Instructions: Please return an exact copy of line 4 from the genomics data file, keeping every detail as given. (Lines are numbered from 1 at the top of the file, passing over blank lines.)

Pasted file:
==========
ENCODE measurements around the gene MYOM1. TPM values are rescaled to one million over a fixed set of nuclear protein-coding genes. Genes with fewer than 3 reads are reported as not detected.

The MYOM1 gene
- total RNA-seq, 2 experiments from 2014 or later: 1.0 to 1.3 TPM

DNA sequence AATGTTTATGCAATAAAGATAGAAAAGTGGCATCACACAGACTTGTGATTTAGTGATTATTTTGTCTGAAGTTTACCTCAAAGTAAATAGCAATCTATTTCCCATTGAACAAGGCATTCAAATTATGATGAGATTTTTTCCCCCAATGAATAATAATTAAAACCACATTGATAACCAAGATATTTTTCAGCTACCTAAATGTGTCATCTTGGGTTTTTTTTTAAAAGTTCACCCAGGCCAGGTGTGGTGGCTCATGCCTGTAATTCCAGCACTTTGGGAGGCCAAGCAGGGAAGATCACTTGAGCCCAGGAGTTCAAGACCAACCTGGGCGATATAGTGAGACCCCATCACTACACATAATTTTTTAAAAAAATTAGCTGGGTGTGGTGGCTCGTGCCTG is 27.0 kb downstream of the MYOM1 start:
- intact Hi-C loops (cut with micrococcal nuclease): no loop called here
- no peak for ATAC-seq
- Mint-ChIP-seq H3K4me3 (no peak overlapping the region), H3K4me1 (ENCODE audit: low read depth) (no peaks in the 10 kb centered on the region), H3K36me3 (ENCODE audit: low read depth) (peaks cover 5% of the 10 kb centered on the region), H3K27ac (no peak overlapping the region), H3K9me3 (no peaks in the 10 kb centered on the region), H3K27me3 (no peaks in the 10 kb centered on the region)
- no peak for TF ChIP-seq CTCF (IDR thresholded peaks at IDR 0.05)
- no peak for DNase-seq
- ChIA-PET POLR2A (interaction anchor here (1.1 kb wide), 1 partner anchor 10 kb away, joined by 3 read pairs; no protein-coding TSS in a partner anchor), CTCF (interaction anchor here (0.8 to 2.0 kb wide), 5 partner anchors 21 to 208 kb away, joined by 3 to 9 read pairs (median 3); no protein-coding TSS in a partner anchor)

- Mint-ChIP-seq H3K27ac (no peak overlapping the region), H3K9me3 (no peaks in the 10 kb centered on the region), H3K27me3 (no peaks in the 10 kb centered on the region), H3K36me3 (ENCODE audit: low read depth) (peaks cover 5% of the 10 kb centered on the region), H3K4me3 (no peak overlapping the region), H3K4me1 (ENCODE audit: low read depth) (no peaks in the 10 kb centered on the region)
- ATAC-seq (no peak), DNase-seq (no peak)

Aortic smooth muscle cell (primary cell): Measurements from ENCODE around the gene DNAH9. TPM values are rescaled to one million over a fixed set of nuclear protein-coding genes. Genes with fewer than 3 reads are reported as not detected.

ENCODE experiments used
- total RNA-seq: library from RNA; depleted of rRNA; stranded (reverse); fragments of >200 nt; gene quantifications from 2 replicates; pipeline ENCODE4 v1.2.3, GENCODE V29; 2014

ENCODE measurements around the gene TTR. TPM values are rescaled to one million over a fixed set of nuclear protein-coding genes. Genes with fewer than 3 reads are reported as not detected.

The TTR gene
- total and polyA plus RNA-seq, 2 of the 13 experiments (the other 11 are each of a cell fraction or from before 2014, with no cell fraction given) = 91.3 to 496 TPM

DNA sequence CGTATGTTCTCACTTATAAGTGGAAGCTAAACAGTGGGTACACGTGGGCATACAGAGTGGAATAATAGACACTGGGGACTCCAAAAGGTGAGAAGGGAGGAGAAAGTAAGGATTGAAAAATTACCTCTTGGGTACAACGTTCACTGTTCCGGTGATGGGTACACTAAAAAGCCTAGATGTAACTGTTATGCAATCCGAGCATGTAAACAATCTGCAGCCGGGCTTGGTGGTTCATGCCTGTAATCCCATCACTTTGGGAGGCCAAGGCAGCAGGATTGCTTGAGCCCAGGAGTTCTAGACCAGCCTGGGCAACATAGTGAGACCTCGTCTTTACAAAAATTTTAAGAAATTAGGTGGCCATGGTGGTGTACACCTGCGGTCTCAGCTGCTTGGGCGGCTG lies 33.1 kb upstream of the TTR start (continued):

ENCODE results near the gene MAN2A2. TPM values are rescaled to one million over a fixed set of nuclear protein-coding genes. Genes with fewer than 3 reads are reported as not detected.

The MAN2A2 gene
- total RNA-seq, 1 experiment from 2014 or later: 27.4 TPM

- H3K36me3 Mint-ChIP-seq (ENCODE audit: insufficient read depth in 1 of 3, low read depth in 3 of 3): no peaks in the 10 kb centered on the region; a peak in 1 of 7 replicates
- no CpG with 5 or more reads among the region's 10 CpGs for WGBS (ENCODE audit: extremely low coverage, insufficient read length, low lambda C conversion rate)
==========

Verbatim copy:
DNA sequence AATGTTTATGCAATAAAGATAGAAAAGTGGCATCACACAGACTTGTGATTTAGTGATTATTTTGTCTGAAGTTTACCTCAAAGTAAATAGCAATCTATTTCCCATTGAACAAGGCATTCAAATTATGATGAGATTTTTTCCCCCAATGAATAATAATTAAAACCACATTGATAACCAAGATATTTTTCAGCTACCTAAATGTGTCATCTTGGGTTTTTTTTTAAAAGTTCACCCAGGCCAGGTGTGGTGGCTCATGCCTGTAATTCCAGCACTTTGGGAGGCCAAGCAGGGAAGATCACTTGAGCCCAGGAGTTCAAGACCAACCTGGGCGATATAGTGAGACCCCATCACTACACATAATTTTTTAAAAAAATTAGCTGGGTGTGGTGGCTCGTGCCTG is 27.0 kb downstream of the MYOM1 start: